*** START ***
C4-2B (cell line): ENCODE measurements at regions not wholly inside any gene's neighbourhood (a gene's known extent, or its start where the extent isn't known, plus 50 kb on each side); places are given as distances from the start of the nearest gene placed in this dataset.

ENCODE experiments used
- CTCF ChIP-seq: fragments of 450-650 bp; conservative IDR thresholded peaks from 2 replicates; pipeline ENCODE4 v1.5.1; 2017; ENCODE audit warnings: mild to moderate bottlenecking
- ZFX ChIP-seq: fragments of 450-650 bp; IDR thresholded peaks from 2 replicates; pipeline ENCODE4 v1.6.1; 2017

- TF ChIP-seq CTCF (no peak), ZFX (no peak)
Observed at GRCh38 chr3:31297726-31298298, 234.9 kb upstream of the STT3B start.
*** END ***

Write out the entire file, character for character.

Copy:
C4-2B (cell line): ENCODE measurements at regions not wholly inside any gene's neighbourhood (a gene's known extent, or its start where the extent isn't known, plus 50 kb on each side); places are given as distances from the start of the nearest gene placed in this dataset.

ENCODE experiments used
- CTCF ChIP-seq: fragments of 450-650 bp; conservative IDR thresholded peaks from 2 replicates; pipeline ENCODE4 v1.5.1; 2017; ENCODE audit warnings: mild to moderate bottlenecking
- ZFX ChIP-seq: fragments of 450-650 bp; IDR thresholded peaks from 2 replicates; pipeline ENCODE4 v1.6.1; 2017

- TF ChIP-seq CTCF (no peak), ZFX (no peak)
Observed at GRCh38 chr3:31297726-31298298, 234.9 kb upstream of the STT3B start.